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How much to post?
Charles Shell
Posted: Monday, May 16, 2011 11:34 PM
Joined: 4/28/2011
Posts: 5

Hello.  I've written six novels and several thousand words of a seventh.  I've been seeking reviews from friends and off of critters.org, but on critters I've only ever posted a single short story at a time or one or two chapters.  I can upload my entire novels on here but I fear it will intimidate folks not to read/review.  What do you folks think?  Post the first few chapters or throw the whole things up there?
ME Chick
Posted: Sunday, May 22, 2011 6:58 AM
Joined: 5/8/2011
Posts: 13

If I'm providing a crit, I prefer a chapter, two at the most. This allows me to provide some specifics and hopefully give you more of what you're looking for. A longer read results in more generalized commentary with fewer specifics. Of course, that might be what you prefer.

The other factor is time. I can find an hour or two, or three, to do some critique work. But find time to read an entire novel and then write something useful on it? That can be difficult, and, in reality, would probably keep me from starting the project at all.

Hope this helps.
Barbara C Johnson
Posted: Thursday, June 9, 2011 5:38 PM
Joined: 4/26/2011
Posts: 3

Authors have the humungous burden of mailing QUERY letters to agents, agents, and agents. I might be an author trying to sell a book, but I also have other tasks on my plate. I simply cannot take the time daily to spend writing agents and publishers.

Given that it is 2011 and technology is sophisticated, I have chosen to put my QUERY letter on a website.

On the website, I put not only my HOOK, MINI-SYNOPSIS, and BIO, but also a few responses I received from a reader (fascinating!) and three sample chapters.

I am hoping the website will save me hourssssss of time.

What do you think of this idea?

L R Waterbury
Posted: Friday, June 10, 2011 4:29 PM
Joined: 4/28/2011
Posts: 60

@Barbara I think your question is better suited for its own discussion thread.

As for the original question, post as much as you want. I know some people like to review short uploads, but I prefer them longer. If I can't read the whole thing, then I'll tell you how far I got before writing my critique. Hopefully, your work will be so engaging that I WANT to read the whole thing.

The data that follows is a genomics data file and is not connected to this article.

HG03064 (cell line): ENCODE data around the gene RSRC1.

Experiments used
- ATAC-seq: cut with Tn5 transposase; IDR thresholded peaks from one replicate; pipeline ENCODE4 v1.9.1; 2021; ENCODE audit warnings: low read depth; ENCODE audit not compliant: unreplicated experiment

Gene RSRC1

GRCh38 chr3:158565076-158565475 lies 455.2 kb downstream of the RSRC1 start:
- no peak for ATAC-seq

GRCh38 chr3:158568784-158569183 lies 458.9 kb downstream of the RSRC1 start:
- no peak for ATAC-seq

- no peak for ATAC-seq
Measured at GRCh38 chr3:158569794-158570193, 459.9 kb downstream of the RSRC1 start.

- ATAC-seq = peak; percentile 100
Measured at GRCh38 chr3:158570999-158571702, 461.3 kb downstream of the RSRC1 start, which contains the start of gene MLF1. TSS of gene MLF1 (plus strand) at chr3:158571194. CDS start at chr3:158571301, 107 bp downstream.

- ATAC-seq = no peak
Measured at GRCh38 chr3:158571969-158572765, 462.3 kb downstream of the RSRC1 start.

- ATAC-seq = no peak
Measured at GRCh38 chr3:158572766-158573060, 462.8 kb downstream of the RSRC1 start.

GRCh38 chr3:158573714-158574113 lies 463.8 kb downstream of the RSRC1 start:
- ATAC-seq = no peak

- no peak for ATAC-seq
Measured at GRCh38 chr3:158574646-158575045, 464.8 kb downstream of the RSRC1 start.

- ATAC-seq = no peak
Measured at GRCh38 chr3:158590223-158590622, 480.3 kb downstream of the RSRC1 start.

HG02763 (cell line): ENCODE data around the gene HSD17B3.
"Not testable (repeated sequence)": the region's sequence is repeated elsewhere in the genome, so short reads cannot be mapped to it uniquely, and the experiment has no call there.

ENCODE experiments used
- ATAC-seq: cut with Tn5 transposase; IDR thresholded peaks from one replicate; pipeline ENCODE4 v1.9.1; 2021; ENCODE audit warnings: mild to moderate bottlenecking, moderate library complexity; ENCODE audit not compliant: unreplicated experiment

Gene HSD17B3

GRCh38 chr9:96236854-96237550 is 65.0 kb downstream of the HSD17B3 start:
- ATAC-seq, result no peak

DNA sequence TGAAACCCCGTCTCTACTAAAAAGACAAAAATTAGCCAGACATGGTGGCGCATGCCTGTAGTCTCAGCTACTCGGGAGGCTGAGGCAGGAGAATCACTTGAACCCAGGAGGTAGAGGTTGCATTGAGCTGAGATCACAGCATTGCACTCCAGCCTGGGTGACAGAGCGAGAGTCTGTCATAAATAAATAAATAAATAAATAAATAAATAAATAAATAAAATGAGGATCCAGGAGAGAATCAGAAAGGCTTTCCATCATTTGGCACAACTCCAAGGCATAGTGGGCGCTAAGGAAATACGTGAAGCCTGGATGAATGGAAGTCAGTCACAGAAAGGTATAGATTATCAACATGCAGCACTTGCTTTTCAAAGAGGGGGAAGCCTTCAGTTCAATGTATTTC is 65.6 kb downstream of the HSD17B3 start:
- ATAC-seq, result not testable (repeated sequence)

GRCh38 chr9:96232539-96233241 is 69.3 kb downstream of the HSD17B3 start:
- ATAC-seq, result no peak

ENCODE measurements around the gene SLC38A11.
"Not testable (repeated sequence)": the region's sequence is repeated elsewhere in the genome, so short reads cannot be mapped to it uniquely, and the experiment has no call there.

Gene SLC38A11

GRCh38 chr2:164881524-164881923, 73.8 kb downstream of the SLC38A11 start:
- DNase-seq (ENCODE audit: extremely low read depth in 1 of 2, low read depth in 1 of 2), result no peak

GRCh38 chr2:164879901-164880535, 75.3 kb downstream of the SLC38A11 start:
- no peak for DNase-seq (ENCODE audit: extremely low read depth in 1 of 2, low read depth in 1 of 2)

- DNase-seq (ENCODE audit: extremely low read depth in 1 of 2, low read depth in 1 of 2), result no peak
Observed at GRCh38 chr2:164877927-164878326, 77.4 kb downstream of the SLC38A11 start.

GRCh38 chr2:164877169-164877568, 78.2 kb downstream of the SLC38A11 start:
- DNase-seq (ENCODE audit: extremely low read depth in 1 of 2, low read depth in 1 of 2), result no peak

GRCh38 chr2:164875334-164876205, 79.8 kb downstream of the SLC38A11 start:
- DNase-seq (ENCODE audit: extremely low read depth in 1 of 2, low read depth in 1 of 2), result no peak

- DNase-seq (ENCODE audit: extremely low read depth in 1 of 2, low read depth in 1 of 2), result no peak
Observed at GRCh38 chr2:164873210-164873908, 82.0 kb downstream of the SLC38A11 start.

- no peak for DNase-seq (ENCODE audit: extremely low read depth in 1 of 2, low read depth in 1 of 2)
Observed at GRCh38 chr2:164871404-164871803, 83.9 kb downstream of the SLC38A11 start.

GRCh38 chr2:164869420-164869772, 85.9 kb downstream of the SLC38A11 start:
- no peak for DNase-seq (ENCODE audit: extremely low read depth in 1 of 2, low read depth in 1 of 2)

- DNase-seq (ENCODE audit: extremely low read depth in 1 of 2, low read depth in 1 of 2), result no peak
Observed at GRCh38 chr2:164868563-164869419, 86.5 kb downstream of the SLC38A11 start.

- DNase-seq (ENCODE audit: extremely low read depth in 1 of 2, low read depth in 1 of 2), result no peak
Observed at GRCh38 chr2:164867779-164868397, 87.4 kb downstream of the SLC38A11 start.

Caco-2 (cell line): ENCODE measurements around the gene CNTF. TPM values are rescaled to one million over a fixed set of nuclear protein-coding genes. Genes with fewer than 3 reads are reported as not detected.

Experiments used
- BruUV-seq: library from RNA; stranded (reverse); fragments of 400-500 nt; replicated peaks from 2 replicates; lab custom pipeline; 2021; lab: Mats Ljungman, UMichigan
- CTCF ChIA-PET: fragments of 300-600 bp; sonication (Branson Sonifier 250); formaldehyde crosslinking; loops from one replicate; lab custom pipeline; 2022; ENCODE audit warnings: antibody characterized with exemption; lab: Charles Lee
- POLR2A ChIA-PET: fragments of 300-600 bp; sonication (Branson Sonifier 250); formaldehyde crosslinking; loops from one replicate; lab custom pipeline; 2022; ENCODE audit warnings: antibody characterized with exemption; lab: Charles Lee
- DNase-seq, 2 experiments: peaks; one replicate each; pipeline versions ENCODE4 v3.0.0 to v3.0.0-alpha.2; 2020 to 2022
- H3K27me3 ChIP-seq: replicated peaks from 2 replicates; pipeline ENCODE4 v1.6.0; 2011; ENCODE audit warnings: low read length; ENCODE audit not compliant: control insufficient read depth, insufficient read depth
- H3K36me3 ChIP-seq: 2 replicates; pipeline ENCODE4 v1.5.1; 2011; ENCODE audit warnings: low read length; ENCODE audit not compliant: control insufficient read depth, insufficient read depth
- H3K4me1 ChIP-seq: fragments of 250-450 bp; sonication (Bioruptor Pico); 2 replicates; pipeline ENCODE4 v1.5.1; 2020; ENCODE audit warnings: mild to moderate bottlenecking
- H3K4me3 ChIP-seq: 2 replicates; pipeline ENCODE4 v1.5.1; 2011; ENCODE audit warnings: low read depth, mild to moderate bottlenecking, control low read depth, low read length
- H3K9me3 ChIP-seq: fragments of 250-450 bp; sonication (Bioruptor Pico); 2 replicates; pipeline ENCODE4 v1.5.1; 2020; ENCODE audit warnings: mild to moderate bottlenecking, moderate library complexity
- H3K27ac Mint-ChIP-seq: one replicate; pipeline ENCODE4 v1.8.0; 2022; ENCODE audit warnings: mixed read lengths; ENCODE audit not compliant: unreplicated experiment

I just find it very difficult to critique short uploads. There just isn't enough meat on the bone for me to be sure I like the taste like the taste of the animal or even be sure what kind of animal it is. Sure, I can tell you where to put your commas--that sounded sort of obscene--but that really isn't what this site is for. That's why editors exist. And, sure, I can tell you whether the first chapter hooked me, etc., but that short excerpt (unless you write really, really long chapters) probably wont tell me a whole lot about pacing or characterization or dialogue or even where the story is going and how you're going to get there.

This is why I prefer a longer upload. Upwards of 10,000 words is just my cup of tea. I can really say something then about your work and not just about what I'm guessing your work will be about. And let's face it, often the first chapter is the best thing about the whole book. It's where the spark of imagination got lit in the first place and where the little muse monster in your brain forced you to write something down. But when the muse monster dies ('cause sometimes they have the life-span of a fruit fly) and the spark gets rained on, well, that's when I find out just how good of a writer you are. That's usually chapter 2, but it can be further on.

In other--much fewer words--more is better. People who don't want to read so much, can stop wherever they like and critique. People who do want to read a lot, can keep going to their heart's content.
Tara Kollas
Posted: Saturday, June 11, 2011 11:11 PM
Joined: 3/12/2011
Posts: 19

I'm also debating whether to post more. The comments and feedback I've received have been incredibly helpful. The MS I've started to post is complete, and I'm just finishing up a revise and resubmit for an agent (I should be doing that right now, actually, instead of playing around here).

I think L R Waterbury is dead on when it comes to longer pieces. I've read some, whether it's in a workshop setting or a book I picked up at Barnes and Noble, where the first chapter is fantastic because it's been written and rewritten to the point where it's agent ready. But the rest falls apart. The opposite side of the coin is where someone's starting in the wrong place. The first chapter may be lovely and give the reader fantastic details about the MC, but there's no action, and the real conflict starts a few chapters in. I've been absolutely guilty of this.

I guess what I'm trying to say, is if I start to read something with the intent of providing useful feedback, I'd rather have more than less. If I reach a point where I can't continue, I'd let the author know why I stopped (whether it's because of the writing, or because of time constraints). And if I love it, I want to read the whole thing.
Jay Greenstein
Posted: Thursday, September 1, 2011 5:56 PM
A couple of things to remember: